December 6, 2021


Tragedy in the news recently has me thinking about what really matters. Life is short, our time is precious, and I want to make sure I’m living right. How do we know when we’re on the right track? Material success, public acclaim, etc. all lead to very different priorities. My favorite is another classic: Legacy.

Focusing on what I will leave behind when I’m gone helps guide me in the right direction when I’m unsure which way to go. One kind of legacy comes from my direct influence on the people who know me. They will carry my memory, so I need to be conscientious about how I behave in front of them. Another kind of legacy comes from work. This is what most people focus on, and it’s important too. A legacy of great work can positively impact people’s lives far into the future.

Thinking of what people will say about me when I’m gone is a constant reminder that my actions affect other people, whether I see their reactions or not. This is doubly important since I became a parent. How I behave in front of my children will stay with them for the rest of their lives. It will also help shape how they treat other people. I hope my kids still see me as a positive role model after they’re grown and I’m gone. If I can pass good values to them and help them do the same with their children, I’d be happy. That idea gets me through a lot of the frustration that is a natural part of parenting.

My work is also an essential part of the legacy I hope to leave behind. I want my family, business partners, and investors to prosper, so their futures are secure and they are free to choose their own paths. That fuels me to work hard and persevere. But it’s definitely not just about the money. I care deeply about how Alliance succeeds. I believe in honest dealing, treating people well, and cultivating long term relationships. Our way of doing business is a fundamental part of why I started a company. And, Alliance CGC doesn’t bear my name because it isn’t about me. It’s about doing good business where everybody wins.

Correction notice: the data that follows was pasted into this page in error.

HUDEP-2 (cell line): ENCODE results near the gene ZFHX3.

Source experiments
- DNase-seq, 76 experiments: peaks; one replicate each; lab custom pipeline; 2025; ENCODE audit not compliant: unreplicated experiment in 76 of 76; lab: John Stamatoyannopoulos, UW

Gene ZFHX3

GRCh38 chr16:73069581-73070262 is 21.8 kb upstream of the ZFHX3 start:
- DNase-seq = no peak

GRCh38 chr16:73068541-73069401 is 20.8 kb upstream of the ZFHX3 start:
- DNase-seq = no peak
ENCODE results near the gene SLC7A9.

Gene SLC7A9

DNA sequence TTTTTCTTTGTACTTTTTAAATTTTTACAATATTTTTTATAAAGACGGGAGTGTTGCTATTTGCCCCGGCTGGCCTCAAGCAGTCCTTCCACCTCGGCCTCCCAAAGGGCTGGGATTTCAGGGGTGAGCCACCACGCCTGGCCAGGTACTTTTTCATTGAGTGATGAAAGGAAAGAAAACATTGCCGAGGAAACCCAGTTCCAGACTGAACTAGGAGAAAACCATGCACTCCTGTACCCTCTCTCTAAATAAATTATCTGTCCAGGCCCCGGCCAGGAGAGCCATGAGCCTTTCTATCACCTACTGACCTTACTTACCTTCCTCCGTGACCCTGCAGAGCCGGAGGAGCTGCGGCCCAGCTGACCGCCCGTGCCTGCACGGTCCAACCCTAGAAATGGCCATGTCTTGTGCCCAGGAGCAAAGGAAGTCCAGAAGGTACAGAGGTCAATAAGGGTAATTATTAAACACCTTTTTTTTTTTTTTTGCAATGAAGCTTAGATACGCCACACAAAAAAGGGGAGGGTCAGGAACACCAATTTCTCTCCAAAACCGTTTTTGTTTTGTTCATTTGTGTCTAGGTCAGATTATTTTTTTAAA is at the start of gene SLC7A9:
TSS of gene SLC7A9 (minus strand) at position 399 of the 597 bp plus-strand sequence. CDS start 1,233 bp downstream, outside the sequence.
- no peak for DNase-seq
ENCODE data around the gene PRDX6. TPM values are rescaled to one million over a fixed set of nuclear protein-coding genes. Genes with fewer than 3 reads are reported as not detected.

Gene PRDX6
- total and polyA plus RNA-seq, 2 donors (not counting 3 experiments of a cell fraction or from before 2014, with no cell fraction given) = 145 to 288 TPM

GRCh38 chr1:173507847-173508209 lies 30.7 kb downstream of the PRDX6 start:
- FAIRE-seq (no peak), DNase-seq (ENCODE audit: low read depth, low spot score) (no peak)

Too much emphasis on material success can lead to really crummy behavior. With that mindset, other people become tools to be used in pursuit of a hollow goal. When asked why he keeps doggedly pursuing more wealth when he was already fantastically rich, a famous hedge fund manager once answered “it’s how I keep score.” But you can’t take the money with you when you’re dead, and there will always be somebody richer.

Likewise, measuring ourselves by fame or reputation means our value is always relative to that of other people. The logical result is insecurity and anxiety. Many famous actors, musicians, academics, and business leaders are notoriously unhappy, despite their apparent success. At the same time, success can let a total jerk justify his poor treatment of the people around him. That’s not how I want to live.

Too feel good about my life, I want to be able to honestly reflect on my choices and believe that the people who know me will remember me fondly, despite my flaws. I hope they see me as honorable, kind, and diligent. In both my personal life and my work legacy, I want to build a strong brand that signals integrity, long-term thinking, and shrewdness in a competitive world. Ideally, everybody who interacts with me or my business will come out better off, and these values will persist long after I’m gone.

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